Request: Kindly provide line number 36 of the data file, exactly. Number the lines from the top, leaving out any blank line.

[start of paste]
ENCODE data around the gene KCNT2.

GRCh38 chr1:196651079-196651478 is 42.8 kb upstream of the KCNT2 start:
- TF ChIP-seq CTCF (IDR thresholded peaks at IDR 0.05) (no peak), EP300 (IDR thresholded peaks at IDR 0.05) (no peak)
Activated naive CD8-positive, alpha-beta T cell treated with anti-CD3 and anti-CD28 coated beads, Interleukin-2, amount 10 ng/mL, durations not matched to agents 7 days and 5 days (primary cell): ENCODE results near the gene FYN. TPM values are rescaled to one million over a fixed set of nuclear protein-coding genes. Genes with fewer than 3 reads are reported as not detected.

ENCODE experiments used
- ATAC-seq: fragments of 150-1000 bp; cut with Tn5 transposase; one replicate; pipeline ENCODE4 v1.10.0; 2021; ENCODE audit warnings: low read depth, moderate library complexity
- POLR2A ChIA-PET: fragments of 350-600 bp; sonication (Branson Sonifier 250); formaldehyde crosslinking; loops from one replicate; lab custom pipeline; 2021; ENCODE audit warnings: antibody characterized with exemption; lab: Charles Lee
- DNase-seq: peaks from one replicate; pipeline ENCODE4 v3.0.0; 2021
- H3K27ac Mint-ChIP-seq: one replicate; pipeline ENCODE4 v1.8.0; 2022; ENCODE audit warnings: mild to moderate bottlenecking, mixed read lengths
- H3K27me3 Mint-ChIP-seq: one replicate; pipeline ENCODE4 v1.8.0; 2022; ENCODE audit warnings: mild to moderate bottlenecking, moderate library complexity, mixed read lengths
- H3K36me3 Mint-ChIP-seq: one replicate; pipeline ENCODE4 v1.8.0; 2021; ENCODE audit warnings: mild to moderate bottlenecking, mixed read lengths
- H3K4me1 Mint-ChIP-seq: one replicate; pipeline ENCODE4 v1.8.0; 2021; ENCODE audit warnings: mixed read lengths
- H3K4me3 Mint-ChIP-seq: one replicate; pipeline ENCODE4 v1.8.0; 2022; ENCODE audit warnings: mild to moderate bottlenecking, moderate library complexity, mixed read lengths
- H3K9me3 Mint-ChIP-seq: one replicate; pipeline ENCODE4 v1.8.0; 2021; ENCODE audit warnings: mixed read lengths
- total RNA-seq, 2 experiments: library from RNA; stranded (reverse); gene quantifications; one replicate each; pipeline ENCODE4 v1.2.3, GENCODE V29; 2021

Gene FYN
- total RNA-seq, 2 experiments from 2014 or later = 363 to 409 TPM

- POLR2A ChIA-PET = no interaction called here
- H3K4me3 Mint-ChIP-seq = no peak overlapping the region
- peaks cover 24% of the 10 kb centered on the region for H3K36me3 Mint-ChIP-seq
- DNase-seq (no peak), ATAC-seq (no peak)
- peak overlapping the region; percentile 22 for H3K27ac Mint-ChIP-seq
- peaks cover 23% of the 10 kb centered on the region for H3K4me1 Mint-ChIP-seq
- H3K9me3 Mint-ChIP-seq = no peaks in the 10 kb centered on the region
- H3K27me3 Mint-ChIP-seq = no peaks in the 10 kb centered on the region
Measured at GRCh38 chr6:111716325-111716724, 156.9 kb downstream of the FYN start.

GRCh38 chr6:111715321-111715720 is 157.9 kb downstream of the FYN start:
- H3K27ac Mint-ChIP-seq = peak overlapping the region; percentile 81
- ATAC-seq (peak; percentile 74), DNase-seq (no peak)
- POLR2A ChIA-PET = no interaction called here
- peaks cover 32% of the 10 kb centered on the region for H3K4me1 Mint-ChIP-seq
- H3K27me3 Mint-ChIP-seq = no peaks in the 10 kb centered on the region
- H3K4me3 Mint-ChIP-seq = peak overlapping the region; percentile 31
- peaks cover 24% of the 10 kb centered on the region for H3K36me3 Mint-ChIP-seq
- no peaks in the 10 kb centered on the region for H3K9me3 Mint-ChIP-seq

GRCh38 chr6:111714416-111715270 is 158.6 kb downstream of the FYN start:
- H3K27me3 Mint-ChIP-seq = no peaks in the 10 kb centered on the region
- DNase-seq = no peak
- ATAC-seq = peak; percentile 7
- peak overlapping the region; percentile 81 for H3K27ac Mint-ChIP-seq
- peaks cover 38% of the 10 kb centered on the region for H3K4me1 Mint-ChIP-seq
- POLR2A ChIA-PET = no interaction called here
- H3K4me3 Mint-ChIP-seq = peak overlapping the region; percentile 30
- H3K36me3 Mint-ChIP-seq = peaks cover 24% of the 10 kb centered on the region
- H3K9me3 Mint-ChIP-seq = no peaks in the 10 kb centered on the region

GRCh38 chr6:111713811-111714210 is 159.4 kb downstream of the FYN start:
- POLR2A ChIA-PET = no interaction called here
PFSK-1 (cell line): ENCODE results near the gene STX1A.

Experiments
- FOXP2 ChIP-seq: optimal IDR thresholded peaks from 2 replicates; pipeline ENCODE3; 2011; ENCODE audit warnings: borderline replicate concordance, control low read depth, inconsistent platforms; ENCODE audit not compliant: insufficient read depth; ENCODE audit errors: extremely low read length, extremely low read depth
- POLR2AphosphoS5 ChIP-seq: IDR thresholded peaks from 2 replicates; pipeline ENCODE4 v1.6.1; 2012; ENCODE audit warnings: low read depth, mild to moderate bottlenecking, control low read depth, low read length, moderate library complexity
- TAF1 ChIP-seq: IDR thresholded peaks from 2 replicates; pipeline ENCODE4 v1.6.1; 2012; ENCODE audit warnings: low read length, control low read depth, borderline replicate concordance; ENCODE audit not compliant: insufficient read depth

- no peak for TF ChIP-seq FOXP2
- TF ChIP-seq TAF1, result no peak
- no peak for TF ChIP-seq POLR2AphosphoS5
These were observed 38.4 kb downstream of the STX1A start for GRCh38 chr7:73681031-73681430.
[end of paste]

GRCh38 chr6:111714416-111715270 is 158.6 kb downstream of the FYN start: